Motets: Adoramus te, 4vv; Beati omnes, 4vv; De profundis, 4vv: ed. K. Jeppesen, Italia sacra musica, i (Copenhagen, 1962), 64, 70, 77
Laude: Ave Maria, 4vv, ed. in Jeppesen (1935), 163; Vengo a te madre Maria, 4vv, ed. in Jeppesen (1935), 6 [= Senza te alta regina, attrib. D. Nicolo in 15083]
further concordances in Jeppesen, 1968–70
Donna ingrata, 4vv, I-Fn B.R.230; La non vol esser più mai, 4vv, 15152 (attrib. Tromboncino in 15142); La pietà chiuso, 4vv, Fn B.R.230; L'amor donna ch'io te porto, 4vv, ed. in EinsteinIM, iii, 5, MME, v (1947), 116; Occhi suavi et chiari, 4vv, ed. in Chanson and Madrigal, 227; Odete aure suavi, 4vv, 15152; Piangho el mio fedel servire, 4vv, Fn B.R.230; Pur al fin convien, 4vv, Fn B.R.230; Quanto più quopro, 4vv, ed. in Gallico, 122; Scoprite mille volte, 4vv, ed. in Gallico, 124; Segue cuor e non restare, 4vv, 15073; Si dederò el mio core, 4vv, Fn B.R.230; Tua volsi esser sempre mai, 4vv, ed. in EinsteinIM, iii, 54, Cw, xliii, 11 (attrib. Tromboncino in 15142)
Madrigali, 5vv, Il primo libro (n.p., 154716); ed. in SCMad, xiii (1994) 
Alla mia grave, 3vv, 155114; Amor è questo, 5vv, 1547; Amor e so che sai, 5vv, 1547; Chi vol cantar, 5vv, 1547; Diva signora, 5vv, 1547; Dolor crudel, 5vv, 1547; Fuggite pur, 5vv, 1547; Gran miracol, 5vv, 1547; Io vorrei dio d'amore, 3vv, ed. in EinsteinIM, iii, 54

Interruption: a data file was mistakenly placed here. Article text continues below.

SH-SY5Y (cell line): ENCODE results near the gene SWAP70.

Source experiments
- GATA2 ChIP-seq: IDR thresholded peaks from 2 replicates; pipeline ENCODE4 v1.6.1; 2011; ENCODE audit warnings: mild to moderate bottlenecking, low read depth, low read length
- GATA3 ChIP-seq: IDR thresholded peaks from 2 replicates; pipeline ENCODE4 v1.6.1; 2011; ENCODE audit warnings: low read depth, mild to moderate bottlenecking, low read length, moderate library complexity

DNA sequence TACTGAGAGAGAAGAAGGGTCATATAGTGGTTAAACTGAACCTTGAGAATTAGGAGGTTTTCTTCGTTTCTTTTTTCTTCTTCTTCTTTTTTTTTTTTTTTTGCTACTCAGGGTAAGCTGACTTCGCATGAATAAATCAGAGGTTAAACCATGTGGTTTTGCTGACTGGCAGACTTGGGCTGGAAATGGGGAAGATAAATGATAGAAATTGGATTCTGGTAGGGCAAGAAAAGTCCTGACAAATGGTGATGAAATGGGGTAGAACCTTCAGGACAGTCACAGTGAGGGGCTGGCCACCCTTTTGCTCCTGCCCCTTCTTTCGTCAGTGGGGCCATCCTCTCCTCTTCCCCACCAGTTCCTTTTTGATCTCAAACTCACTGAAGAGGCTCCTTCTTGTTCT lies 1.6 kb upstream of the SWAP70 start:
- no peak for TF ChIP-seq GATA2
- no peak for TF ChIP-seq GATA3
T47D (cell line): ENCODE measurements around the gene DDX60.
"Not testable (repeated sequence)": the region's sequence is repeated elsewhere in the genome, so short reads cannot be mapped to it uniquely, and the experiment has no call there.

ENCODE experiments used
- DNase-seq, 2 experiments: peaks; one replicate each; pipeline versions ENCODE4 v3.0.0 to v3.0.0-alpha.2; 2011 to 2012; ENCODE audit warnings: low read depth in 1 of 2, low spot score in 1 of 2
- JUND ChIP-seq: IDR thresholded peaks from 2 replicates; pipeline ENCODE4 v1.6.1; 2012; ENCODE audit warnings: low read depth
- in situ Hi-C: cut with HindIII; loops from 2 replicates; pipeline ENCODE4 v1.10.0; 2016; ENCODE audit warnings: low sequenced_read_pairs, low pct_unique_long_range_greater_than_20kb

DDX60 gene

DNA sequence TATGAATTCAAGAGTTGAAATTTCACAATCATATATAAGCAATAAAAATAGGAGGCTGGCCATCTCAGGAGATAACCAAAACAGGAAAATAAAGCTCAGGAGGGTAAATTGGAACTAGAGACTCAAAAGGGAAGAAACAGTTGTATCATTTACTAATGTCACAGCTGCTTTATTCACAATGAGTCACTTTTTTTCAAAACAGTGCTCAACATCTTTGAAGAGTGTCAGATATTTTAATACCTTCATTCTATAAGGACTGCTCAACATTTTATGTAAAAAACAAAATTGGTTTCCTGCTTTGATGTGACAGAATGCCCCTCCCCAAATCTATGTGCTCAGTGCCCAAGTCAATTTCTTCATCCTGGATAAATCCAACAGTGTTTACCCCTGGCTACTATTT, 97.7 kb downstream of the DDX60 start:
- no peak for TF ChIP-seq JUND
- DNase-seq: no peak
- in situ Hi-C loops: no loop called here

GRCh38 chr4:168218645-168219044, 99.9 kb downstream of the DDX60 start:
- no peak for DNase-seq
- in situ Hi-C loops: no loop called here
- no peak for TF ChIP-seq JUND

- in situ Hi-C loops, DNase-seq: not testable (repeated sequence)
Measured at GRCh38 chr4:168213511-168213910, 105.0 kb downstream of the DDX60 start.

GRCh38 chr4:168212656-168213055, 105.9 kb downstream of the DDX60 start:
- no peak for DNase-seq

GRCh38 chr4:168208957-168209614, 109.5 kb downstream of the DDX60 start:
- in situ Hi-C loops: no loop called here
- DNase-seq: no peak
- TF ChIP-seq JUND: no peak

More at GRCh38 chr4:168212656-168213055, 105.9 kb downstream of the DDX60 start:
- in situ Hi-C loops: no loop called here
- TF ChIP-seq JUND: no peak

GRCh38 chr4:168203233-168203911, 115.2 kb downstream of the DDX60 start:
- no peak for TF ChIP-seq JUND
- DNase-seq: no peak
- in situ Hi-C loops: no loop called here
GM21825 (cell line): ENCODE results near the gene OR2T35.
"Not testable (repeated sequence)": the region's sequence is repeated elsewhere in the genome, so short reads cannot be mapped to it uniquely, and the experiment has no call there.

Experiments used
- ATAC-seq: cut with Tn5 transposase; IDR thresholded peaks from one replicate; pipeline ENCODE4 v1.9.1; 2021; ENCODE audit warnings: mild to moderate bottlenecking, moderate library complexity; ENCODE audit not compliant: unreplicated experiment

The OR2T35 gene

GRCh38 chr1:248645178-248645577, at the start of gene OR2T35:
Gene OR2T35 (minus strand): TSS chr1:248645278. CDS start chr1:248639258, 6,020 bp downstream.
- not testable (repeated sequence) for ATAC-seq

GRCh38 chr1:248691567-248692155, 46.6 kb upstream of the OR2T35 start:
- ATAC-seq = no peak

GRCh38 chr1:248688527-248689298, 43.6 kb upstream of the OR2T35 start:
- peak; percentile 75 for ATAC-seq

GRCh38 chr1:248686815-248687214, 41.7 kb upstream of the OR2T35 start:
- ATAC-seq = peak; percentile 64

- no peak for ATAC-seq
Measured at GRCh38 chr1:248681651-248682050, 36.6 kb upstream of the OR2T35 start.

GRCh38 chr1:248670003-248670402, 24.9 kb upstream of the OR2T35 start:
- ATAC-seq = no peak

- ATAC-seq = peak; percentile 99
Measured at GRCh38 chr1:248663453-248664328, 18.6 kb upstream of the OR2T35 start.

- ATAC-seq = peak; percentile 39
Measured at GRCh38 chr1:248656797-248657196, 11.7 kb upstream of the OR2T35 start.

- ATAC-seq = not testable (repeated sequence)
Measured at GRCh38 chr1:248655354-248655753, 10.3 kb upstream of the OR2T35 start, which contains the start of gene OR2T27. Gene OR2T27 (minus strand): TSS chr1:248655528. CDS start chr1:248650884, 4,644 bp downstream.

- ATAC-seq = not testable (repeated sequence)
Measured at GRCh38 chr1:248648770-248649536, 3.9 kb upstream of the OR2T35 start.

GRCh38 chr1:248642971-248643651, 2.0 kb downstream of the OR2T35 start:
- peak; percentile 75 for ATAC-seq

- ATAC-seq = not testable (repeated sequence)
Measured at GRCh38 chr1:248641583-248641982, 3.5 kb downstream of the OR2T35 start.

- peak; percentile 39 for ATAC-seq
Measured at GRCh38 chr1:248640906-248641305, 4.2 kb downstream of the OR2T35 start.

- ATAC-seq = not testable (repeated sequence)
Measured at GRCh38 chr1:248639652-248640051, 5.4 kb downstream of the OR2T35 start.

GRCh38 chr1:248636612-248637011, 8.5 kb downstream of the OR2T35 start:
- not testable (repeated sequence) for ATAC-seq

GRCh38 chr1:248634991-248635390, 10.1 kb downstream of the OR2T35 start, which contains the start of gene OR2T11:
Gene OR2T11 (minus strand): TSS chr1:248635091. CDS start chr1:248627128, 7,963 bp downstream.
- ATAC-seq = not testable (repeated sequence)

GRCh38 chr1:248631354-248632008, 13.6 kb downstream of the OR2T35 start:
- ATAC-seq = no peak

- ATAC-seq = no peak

Madonna harano mai, 5vv, 1547; Madonna, ho che da fare, 5vv, 1547; Madonna, i vi vo dire, 5vv, 1547; Madonna la pietade, 5vv, 1547; Madonna se 'l morire, 5vv, 1547; Madonna somm'accorto, 5vv, 1547; Mentre mia dura sorte, 5vv, 154216; Miser chi in amar, 5vv, 1547; Morte deh vieni, 5vv, 1547
Non harano mai, 5vv, 1547; O invidia nemica, 5vv, 1547; Poich'io viddi, 3vv, 155114; Quand'amor, 5vv, 1547; Si come all' hora, 5vv, 1547; Si come chiar, 5vv, 1547; S'in me potesse morte, 5vv, 154216; So ben che tanta gloria, 3vv, 155114; Tanquam aurum, 5vv, 1547; Tanto è l'empio, 5vv, 1547; Vergine santa, 5vv, 1547
Keyboard: 4 ricercares, ed. in CMI, i (1941), 59, and Jeppesen (1943, 2/1960), ii, 59, 77
MGG1 (C.V. Palisca)
P.Aretino: Lettere scritte da molti signori, communità, donne di valore, poeti et altri … in due libri (Venice, 1551)
L.F.Valdrighi: ‘Di Bellerofonte Castaldi e per incidenza di altri musicisti modenesi dei secoli XVI e XVII’, Atti e memorie delle RR. Deputazione di storia patria per le provincie dell'Emilia, new ser., v/1 (1880), 89–115; repr. as Musurgiana, 1st ser., iii (1880/R), 1–27
N.Pelicelli: ‘Musicisti in Parma nei secoli XV–XVI’, NA, viii (1931), 132–42, 196–215, 278–90
G.Roncaglia: ‘Di J. Fogliani e G. Segni: documenti’, RMI, xlvi (1942), 294–9